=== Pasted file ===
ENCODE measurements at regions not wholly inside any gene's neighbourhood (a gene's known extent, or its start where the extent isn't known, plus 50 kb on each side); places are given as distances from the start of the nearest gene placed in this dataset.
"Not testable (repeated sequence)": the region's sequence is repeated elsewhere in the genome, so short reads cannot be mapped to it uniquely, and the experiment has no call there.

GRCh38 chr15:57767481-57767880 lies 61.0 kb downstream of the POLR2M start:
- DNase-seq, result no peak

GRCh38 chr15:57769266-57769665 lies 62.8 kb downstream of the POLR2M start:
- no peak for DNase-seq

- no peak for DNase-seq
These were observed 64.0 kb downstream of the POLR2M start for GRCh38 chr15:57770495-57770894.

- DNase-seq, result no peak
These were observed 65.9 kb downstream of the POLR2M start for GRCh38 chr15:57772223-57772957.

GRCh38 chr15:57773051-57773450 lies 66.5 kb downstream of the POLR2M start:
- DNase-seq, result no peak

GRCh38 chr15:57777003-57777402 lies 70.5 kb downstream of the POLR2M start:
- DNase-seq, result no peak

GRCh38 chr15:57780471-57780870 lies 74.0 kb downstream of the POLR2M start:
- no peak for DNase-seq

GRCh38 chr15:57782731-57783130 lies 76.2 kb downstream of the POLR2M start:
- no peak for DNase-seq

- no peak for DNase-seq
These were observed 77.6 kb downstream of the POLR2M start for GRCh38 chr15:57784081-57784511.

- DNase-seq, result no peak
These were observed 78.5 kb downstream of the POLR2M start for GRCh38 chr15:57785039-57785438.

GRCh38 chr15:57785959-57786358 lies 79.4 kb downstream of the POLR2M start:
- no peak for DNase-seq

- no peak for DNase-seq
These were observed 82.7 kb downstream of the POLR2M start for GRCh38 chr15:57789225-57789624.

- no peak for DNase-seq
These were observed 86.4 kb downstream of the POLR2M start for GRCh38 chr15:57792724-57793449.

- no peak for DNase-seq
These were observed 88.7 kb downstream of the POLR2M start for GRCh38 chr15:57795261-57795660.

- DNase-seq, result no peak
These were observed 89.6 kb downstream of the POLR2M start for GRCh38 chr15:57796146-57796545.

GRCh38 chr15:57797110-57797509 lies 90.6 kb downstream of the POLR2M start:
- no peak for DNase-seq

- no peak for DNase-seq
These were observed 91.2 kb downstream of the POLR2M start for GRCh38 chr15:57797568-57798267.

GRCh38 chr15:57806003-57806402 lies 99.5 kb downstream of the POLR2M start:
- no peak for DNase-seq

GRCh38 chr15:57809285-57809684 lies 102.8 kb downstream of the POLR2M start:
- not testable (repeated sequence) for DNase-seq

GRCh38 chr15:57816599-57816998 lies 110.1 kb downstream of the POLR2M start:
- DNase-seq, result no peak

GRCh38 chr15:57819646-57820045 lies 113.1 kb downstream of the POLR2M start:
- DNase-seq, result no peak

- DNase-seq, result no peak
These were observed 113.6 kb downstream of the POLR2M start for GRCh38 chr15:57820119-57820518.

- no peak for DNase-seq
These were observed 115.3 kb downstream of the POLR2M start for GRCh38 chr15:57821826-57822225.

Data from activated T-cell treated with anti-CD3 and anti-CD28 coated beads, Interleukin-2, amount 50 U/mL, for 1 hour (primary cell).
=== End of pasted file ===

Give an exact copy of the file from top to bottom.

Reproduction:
ENCODE measurements at regions not wholly inside any gene's neighbourhood (a gene's known extent, or its start where the extent isn't known, plus 50 kb on each side); places are given as distances from the start of the nearest gene placed in this dataset.
"Not testable (repeated sequence)": the region's sequence is repeated elsewhere in the genome, so short reads cannot be mapped to it uniquely, and the experiment has no call there.

GRCh38 chr15:57767481-57767880 lies 61.0 kb downstream of the POLR2M start:
- DNase-seq, result no peak

GRCh38 chr15:57769266-57769665 lies 62.8 kb downstream of the POLR2M start:
- no peak for DNase-seq

- no peak for DNase-seq
These were observed 64.0 kb downstream of the POLR2M start for GRCh38 chr15:57770495-57770894.

- DNase-seq, result no peak
These were observed 65.9 kb downstream of the POLR2M start for GRCh38 chr15:57772223-57772957.

GRCh38 chr15:57773051-57773450 lies 66.5 kb downstream of the POLR2M start:
- DNase-seq, result no peak

GRCh38 chr15:57777003-57777402 lies 70.5 kb downstream of the POLR2M start:
- DNase-seq, result no peak

GRCh38 chr15:57780471-57780870 lies 74.0 kb downstream of the POLR2M start:
- no peak for DNase-seq

GRCh38 chr15:57782731-57783130 lies 76.2 kb downstream of the POLR2M start:
- no peak for DNase-seq

- no peak for DNase-seq
These were observed 77.6 kb downstream of the POLR2M start for GRCh38 chr15:57784081-57784511.

- DNase-seq, result no peak
These were observed 78.5 kb downstream of the POLR2M start for GRCh38 chr15:57785039-57785438.

GRCh38 chr15:57785959-57786358 lies 79.4 kb downstream of the POLR2M start:
- no peak for DNase-seq

- no peak for DNase-seq
These were observed 82.7 kb downstream of the POLR2M start for GRCh38 chr15:57789225-57789624.

- no peak for DNase-seq
These were observed 86.4 kb downstream of the POLR2M start for GRCh38 chr15:57792724-57793449.

- no peak for DNase-seq
These were observed 88.7 kb downstream of the POLR2M start for GRCh38 chr15:57795261-57795660.

- DNase-seq, result no peak
These were observed 89.6 kb downstream of the POLR2M start for GRCh38 chr15:57796146-57796545.

GRCh38 chr15:57797110-57797509 lies 90.6 kb downstream of the POLR2M start:
- no peak for DNase-seq

- no peak for DNase-seq
These were observed 91.2 kb downstream of the POLR2M start for GRCh38 chr15:57797568-57798267.

GRCh38 chr15:57806003-57806402 lies 99.5 kb downstream of the POLR2M start:
- no peak for DNase-seq

GRCh38 chr15:57809285-57809684 lies 102.8 kb downstream of the POLR2M start:
- not testable (repeated sequence) for DNase-seq

GRCh38 chr15:57816599-57816998 lies 110.1 kb downstream of the POLR2M start:
- DNase-seq, result no peak

GRCh38 chr15:57819646-57820045 lies 113.1 kb downstream of the POLR2M start:
- DNase-seq, result no peak

- DNase-seq, result no peak
These were observed 113.6 kb downstream of the POLR2M start for GRCh38 chr15:57820119-57820518.

- no peak for DNase-seq
These were observed 115.3 kb downstream of the POLR2M start for GRCh38 chr15:57821826-57822225.

Data from activated T-cell treated with anti-CD3 and anti-CD28 coated beads, Interleukin-2, amount 50 U/mL, for 1 hour (primary cell).